Like many other glaucoma treatments, glaucoma eye drops lower intraocular eye pressure (IOP) to protect the optic nerve. If left untreated, high IOP can damage the optic nerve, resulting in vision loss.
Some glaucoma eye drops lower eye pressure by aiding the drainage of fluid in the eye (intraocular fluid), while others decrease production of fluid. Some eye drops do both. Some enhance the effects of other eye drops, and are prescribed in combination.
Who is a Good Candidate?
When medications are placed in the eye, a small percentage of the active ingredient makes its way into the bloodstream. Depending on your overall health and other medications you may be taking, glaucoma eye drops can aggravate existing medical conditions, such as asthma, and can also interact adversely with common medications, such as Digitalis taken for heart conditions. The doctors at Broberg Eye Care will carefully evaluate your candidacy for glaucoma eye drops.
Types of Glaucoma Eye Drops
Glaucoma medications are either oral or topical (eye drop form). We may change your prescription over time to manage side effects or improve effectiveness of your treatment. There are six types of glaucoma eye drops, each with different purposes:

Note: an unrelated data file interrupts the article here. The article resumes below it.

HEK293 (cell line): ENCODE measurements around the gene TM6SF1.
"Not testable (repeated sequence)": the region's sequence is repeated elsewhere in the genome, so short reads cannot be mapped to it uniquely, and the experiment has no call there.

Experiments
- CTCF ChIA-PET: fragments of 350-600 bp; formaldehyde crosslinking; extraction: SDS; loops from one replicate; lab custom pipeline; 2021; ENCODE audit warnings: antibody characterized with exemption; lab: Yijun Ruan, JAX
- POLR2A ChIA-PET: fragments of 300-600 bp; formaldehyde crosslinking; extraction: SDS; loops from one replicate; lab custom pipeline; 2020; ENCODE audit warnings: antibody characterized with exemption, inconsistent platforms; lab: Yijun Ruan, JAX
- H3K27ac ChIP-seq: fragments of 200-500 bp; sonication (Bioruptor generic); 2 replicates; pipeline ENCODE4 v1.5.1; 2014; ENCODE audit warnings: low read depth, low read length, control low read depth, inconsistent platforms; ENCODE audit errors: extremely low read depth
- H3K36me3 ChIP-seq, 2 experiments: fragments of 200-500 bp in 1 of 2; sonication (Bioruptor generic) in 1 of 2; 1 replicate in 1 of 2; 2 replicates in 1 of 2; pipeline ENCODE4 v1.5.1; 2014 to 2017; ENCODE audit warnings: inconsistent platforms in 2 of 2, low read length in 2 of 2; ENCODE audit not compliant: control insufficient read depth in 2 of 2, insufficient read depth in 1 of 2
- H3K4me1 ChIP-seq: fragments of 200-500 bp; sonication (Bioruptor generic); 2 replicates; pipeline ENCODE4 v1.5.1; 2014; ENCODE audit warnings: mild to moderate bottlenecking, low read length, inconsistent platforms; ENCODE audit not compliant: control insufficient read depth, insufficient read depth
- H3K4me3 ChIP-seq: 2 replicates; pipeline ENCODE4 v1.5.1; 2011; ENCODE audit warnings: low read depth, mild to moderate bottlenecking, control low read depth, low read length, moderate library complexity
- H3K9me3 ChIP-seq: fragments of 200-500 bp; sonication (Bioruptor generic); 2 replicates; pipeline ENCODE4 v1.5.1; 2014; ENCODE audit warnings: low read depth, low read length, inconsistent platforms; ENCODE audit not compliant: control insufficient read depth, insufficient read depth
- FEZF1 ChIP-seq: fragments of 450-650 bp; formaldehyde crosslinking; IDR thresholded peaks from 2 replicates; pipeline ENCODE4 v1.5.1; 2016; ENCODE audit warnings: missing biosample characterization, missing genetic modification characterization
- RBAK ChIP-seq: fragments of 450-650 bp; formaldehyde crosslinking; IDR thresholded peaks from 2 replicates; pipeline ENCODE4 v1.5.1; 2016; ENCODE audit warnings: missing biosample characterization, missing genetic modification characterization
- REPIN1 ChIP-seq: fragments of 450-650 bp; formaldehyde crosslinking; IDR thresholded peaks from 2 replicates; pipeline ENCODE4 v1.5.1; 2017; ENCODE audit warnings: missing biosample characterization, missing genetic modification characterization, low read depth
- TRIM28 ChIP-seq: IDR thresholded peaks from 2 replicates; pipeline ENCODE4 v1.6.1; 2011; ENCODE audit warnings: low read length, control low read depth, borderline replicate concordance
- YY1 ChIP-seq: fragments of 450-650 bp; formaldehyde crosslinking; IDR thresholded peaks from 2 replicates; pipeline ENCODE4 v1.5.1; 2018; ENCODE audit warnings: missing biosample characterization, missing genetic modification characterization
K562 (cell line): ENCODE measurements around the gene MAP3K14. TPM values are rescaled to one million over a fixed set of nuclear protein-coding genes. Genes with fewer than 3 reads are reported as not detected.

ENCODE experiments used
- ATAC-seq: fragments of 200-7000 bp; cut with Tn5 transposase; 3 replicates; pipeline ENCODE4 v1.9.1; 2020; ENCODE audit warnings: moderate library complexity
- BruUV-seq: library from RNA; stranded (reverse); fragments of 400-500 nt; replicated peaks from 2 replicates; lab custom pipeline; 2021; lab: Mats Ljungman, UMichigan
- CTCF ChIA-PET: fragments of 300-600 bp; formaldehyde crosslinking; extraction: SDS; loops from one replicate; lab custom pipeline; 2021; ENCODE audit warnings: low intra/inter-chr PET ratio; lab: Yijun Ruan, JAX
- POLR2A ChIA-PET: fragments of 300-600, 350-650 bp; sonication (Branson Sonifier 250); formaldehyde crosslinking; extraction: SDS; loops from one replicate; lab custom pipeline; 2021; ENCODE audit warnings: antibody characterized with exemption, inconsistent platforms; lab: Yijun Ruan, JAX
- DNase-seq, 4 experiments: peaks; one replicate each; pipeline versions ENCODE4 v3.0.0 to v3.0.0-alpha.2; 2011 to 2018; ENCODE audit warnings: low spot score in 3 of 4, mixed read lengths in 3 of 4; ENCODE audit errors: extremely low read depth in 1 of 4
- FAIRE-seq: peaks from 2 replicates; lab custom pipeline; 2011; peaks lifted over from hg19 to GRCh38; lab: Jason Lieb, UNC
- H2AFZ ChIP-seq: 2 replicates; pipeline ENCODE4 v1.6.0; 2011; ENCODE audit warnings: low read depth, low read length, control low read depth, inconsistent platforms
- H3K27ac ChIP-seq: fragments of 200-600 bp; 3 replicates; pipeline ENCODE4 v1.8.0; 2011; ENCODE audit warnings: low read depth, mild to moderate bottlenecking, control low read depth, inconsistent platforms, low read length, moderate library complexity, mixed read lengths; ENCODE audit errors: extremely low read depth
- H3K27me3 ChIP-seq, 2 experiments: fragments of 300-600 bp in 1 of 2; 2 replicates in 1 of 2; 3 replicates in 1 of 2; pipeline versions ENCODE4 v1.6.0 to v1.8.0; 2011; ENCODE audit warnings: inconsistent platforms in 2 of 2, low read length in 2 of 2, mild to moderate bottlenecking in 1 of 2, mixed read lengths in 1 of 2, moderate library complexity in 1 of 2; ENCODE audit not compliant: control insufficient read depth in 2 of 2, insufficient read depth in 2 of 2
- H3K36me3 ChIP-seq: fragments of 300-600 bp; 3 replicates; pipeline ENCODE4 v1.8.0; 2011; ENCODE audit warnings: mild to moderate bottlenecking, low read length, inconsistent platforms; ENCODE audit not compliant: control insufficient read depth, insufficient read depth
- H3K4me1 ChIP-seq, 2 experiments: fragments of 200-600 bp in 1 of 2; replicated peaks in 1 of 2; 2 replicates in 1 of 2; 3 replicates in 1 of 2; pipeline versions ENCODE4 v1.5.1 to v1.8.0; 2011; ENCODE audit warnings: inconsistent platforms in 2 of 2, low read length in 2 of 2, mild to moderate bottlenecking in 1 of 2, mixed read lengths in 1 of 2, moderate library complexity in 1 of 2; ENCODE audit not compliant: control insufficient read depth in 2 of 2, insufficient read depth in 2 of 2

- Miotics: This medication reduces eye pressure by increasing drainage of fluid.
- Epinephrine: This drug initially decreases the rate of fluid production and then increases its outflow from the eye. Later, it further increases the outflow.
- Beta blockers: Used in a variety of glaucoma eye drops, this class of medication decreases production of intraocular fluid. It is often used in combination with prostaglandins.
- Prostaglandins: These medications increase the outflow of fluid from the eye through a secondary drainage route. In general, these eye drops relax the interior muscles of the eye, which reduces the buildup of eye pressure.
- Carbonic anhydrase inhibitors (CAIs): Available in both eye drop and pill form, these medications reduce eye pressure by decreasing the body’s production of intraocular fluid, and improving blood flow in the retina and optic nerve. They are often used in combination with other glaucoma eye drops, and when other medications are not working.
- Alpha-adrenergic agonists: When used as the active ingredient in eye drops, these medications both reduce the production of eye fluid and increase its drainage.
Using Glaucoma Eye Drops
It is important to use glaucoma eye drops exactly as prescribed. Eye drops are fairly simple to administer, but some patients have trouble remembering to take them. If you are prescribed daily eye drops, it may be helpful to coordinate using them with a regular activity, such as brushing your teeth. You may also find it helpful to set an alarm on a watch, clock, or cell phone as a reminder.
Some patients find it difficult to use eye drops, because of unsteady hands or problems holding the bottle. There are a variety of ways to make using the drops easier, such as wrapping a paper towel around the bottle for better grip, or resting your hand on your face while putting the drops into the side of your eye. Our supportive staff can help if you are finding it difficult to use your eye drops.